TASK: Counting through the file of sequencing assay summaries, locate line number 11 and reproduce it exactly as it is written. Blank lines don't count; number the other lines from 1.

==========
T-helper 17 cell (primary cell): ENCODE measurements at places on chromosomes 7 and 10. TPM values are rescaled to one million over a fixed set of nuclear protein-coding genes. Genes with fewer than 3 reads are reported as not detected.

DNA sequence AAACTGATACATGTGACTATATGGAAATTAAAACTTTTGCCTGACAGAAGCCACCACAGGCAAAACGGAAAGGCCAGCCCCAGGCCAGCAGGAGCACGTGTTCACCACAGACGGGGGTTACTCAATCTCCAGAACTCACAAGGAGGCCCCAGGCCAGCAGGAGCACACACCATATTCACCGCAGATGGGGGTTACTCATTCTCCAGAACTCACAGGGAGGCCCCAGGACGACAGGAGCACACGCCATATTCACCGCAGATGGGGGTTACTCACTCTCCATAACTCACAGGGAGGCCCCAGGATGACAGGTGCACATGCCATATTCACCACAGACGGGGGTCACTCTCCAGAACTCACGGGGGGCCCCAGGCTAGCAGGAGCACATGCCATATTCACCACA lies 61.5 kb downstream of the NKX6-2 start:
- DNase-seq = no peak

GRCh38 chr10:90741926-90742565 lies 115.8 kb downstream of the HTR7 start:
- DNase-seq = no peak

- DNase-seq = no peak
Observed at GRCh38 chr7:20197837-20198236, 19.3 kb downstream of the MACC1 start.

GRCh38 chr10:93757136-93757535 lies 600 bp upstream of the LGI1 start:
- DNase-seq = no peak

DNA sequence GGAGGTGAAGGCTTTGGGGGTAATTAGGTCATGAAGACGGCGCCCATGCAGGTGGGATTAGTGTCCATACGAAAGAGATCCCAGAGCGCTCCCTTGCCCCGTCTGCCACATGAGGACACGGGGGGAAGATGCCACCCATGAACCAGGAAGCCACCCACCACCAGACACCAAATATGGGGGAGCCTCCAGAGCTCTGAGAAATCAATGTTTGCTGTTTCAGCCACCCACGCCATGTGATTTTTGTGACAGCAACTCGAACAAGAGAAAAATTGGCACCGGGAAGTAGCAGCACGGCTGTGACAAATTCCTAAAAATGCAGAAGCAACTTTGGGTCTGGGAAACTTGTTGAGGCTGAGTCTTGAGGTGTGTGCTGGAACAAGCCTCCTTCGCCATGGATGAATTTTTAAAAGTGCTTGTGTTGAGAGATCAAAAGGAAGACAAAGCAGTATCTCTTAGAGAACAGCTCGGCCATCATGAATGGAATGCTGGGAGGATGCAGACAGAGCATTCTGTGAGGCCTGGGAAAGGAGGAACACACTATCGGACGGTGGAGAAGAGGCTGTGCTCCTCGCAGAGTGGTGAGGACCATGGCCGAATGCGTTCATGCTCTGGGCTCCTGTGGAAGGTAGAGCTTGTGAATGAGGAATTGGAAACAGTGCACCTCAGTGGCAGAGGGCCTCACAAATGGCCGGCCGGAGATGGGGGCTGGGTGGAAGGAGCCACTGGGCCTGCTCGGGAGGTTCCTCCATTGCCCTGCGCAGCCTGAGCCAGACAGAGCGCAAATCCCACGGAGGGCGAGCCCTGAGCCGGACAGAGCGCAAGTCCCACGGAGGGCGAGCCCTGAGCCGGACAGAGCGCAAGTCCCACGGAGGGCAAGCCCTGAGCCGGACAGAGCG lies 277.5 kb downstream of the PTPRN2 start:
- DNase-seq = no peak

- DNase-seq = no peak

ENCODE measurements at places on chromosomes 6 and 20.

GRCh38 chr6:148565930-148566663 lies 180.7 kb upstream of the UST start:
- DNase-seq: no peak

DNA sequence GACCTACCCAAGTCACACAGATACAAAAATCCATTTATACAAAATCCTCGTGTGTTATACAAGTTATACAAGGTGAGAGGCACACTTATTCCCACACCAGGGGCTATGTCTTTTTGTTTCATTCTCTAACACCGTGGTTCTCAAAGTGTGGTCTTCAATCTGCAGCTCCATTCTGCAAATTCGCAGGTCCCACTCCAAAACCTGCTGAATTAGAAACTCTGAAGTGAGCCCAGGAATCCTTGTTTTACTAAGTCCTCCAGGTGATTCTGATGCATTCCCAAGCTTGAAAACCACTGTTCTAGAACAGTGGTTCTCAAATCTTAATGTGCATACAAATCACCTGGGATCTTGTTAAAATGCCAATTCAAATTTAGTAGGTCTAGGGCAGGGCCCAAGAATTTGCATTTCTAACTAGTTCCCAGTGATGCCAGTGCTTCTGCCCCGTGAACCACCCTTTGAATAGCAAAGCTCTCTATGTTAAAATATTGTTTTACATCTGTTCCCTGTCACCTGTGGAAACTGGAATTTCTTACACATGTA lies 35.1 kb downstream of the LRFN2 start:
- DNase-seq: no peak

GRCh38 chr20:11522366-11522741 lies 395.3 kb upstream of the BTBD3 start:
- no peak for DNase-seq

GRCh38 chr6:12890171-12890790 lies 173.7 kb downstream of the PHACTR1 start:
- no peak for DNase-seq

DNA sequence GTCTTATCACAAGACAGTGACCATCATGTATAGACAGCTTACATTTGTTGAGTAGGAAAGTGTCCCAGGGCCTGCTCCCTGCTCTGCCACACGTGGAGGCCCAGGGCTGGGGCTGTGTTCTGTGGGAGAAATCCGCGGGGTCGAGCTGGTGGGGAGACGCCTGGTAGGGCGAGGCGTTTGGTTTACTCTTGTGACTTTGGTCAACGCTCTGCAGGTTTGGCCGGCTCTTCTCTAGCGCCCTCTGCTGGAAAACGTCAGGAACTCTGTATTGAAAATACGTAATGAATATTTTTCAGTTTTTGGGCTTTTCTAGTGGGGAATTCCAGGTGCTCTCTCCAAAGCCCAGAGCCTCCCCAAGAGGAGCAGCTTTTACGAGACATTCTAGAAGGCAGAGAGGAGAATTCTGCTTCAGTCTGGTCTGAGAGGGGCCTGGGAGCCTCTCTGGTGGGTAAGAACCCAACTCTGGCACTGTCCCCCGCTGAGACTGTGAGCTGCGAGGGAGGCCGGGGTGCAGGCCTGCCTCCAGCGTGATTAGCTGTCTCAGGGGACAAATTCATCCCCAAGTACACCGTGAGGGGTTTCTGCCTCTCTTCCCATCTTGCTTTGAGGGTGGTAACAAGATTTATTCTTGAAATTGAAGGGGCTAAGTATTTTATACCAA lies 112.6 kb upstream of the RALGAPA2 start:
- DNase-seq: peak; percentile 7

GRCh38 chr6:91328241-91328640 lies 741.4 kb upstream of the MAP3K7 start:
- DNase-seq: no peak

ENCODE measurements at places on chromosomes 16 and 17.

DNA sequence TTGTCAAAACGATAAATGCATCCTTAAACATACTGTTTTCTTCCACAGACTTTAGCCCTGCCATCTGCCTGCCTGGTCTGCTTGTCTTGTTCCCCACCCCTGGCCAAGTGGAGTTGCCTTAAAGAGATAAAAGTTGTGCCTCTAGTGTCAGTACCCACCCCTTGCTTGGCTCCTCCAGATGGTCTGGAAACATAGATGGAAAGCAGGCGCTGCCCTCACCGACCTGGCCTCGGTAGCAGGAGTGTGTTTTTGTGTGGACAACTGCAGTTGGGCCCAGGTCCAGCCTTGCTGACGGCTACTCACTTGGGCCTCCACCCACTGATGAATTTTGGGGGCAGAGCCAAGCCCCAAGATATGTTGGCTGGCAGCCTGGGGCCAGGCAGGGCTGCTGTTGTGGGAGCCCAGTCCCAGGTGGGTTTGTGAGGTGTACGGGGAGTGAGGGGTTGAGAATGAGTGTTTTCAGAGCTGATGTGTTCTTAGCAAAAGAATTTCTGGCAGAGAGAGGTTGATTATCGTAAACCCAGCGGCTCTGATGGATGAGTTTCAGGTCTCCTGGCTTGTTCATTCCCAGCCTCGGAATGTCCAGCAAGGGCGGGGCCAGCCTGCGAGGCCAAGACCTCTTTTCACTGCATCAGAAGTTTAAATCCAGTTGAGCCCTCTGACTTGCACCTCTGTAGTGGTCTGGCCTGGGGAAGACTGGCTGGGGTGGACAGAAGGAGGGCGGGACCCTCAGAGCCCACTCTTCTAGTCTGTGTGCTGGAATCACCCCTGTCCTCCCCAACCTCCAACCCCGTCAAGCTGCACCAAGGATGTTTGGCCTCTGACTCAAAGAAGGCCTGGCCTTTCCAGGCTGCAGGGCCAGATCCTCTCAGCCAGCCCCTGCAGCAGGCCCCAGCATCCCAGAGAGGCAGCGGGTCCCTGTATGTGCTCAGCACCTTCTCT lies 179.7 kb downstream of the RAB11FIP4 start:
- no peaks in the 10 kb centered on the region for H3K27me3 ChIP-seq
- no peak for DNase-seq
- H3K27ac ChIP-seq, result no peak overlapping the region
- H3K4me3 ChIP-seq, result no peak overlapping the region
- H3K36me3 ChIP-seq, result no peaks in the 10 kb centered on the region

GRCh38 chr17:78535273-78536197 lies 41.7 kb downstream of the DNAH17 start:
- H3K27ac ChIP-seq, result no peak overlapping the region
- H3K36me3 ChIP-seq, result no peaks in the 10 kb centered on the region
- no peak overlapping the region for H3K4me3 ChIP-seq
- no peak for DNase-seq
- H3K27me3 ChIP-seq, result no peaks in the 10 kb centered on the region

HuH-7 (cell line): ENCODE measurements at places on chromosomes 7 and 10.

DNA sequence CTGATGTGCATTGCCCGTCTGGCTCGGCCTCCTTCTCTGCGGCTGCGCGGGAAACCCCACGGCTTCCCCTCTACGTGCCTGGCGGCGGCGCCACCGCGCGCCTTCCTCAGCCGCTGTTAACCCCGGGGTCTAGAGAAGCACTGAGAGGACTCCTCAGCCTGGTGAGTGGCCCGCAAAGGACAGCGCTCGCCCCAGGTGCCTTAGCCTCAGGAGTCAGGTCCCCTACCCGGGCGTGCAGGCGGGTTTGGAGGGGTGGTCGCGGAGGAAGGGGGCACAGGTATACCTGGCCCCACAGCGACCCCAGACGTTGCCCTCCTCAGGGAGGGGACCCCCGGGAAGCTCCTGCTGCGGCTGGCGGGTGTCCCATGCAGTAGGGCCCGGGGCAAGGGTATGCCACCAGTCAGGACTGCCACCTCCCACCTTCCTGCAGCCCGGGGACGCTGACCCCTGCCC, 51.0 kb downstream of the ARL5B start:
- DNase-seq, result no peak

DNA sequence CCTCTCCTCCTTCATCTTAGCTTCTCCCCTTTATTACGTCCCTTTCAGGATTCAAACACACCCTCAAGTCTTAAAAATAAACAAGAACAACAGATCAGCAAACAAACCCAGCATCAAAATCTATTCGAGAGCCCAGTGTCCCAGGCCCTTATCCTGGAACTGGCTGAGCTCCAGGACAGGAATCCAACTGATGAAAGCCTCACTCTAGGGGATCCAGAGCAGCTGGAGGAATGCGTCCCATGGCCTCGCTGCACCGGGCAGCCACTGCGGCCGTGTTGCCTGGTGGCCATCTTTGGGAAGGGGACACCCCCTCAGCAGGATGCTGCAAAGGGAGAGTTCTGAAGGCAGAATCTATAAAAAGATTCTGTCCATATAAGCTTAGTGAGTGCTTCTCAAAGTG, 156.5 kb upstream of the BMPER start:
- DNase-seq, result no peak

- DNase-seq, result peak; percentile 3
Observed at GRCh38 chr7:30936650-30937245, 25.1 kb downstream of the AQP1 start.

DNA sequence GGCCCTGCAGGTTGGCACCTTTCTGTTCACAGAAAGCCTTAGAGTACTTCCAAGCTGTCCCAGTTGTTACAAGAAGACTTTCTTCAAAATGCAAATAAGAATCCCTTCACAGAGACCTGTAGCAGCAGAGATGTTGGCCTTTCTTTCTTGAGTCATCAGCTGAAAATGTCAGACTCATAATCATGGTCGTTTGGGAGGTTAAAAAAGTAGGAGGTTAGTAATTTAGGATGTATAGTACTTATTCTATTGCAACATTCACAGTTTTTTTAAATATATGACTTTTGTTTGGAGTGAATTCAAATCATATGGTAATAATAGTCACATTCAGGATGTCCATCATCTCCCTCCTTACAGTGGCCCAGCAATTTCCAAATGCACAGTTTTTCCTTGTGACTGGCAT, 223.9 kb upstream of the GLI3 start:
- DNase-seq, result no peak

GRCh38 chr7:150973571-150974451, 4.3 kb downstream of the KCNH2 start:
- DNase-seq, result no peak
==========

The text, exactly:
- DNase-seq = no peak